From camp Pickens.
[special correspondence of the Dispatch.]
Camp Pickens, Manassas Junction, June 4th, 1861.
Sunday morning I commenced a letter to you in a strain but poorly suited to its abrupt termination.
In camp there is very little recognition of the Sabbath day, and in place of the sweet chimings of the church bells, calling to the house of prayer, the sound of the pick and spade, wielded by more than five hundred men, was heard about the entrenchments, to which I alluded in my last, and instead of the solemn invocation, ‘"let us pray,"’ the command, ‘"fall in for guard,"’ summoned nearly half of the First Regiment, now left in the camp, to that decidedly unpleasant duty.
In response to this call, I was forced to bring my letter abruptly to an end, being detailed for — as I consider it — the most disagreeable and unsafe of all sentinel duty, picket guard.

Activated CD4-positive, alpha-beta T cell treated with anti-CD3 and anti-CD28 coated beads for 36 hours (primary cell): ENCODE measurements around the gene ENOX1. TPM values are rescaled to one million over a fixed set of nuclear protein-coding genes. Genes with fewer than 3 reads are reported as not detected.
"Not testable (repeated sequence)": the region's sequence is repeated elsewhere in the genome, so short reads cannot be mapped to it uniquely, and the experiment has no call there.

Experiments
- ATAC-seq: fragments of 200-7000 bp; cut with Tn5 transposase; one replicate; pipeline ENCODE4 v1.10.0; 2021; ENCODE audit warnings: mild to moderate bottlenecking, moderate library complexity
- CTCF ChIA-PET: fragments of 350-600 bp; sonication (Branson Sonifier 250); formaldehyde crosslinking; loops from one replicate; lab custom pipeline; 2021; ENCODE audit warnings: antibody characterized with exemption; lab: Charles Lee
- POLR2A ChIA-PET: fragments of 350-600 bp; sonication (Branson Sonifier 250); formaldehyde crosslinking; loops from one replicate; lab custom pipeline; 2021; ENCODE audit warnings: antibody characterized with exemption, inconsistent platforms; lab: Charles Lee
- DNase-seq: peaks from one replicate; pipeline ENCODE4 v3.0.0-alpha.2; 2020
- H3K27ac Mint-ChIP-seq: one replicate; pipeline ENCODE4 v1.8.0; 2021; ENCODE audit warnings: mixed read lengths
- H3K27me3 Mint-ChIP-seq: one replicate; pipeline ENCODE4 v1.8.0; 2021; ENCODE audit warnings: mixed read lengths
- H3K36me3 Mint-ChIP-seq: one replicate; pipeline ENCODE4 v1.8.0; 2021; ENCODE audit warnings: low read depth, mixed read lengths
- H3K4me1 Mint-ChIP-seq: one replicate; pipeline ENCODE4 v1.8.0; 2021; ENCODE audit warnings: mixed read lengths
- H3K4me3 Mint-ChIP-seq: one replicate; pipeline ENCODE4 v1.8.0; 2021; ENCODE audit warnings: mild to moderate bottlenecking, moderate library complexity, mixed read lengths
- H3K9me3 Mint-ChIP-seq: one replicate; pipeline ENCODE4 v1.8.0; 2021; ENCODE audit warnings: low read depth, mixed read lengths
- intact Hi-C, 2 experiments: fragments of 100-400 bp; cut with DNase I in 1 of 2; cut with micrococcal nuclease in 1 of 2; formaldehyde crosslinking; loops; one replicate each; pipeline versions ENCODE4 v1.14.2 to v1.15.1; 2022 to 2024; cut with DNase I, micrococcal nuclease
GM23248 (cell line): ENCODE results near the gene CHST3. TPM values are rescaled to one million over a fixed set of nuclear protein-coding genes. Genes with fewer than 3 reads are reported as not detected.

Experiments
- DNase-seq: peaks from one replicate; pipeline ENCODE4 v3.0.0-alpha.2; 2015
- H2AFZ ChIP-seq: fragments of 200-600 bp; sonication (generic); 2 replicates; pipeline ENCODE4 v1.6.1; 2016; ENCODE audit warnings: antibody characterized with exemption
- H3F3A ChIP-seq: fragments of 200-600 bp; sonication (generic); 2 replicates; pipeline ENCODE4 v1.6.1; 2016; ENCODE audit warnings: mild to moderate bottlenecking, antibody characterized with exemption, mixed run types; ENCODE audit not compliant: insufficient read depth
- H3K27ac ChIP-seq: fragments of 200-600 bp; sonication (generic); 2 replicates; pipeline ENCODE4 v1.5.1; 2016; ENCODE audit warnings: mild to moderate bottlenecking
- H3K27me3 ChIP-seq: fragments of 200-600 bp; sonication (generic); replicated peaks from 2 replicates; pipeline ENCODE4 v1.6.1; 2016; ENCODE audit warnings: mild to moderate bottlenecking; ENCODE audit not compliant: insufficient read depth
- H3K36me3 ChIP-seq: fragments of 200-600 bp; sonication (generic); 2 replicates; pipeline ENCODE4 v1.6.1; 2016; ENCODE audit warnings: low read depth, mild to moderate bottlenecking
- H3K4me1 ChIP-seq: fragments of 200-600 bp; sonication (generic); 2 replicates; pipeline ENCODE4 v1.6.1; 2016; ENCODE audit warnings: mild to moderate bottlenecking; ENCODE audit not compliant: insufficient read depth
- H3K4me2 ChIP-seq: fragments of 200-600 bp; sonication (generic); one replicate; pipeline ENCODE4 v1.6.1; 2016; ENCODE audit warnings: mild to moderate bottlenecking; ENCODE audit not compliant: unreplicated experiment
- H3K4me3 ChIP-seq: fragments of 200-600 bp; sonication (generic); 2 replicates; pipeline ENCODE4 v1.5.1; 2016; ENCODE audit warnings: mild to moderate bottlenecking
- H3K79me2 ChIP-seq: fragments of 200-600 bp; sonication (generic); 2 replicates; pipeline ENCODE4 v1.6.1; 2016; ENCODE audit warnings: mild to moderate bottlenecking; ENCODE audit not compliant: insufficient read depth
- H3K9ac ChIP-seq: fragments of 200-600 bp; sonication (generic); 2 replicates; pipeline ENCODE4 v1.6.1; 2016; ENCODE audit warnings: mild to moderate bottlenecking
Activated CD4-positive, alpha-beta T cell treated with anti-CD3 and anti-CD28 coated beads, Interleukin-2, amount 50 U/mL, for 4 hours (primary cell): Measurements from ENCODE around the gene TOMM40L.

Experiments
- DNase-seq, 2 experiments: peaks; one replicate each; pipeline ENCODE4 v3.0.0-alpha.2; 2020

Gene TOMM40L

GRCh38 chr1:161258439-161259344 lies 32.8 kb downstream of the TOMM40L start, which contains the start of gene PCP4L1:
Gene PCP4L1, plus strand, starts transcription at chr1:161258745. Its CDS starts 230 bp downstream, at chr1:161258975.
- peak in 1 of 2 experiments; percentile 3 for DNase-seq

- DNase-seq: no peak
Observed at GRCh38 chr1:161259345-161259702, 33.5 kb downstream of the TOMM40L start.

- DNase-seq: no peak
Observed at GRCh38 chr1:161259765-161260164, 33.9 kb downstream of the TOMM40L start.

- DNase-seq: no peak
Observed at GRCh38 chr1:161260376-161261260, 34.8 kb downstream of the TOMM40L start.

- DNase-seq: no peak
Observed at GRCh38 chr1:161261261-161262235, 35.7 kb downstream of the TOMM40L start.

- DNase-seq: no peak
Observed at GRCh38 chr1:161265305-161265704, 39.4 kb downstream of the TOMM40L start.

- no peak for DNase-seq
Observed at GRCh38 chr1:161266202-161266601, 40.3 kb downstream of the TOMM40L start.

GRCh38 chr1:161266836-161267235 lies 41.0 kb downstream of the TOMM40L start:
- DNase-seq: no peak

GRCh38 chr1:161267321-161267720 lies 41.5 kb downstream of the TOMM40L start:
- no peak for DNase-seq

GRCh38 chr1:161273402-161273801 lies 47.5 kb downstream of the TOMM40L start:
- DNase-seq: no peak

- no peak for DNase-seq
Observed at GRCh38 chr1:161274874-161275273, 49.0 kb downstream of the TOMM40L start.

Irksome and trying, however, as are those duties, no exercise of authority is necessary, or even thought of, to insure their performance.
The men, one and all, work with alacrity, and when the comparative ease in which the majority of those who fill our ranks have been reared is considered, their patient endurance is indeed a matter of wonder, and cannot fail, under the providence of God, of its reward in the success of a cause as holy as ever engaged the energies of man.
Four men were, yesterday, arrested as spies, and brought to the guard-house by some of our picket sentry.
This morning they were taken to Richmond
It is time an example were made of some of these scoundrels by swinging them to a convenient tree, instead of feeding them at the expense of the State
, whose people they are seeking to murder.
The leniency with which they have been treated only gives encouragement to those who have not yet ventured upon their perilous mission.
Were any of our men to be taken by the Lincolnites, a short shrift and a long rope would be their certain doom.
The weather here is, to-day, very gloomy.
It rained nearly all the morning, and the atmosphere is decidedly chill.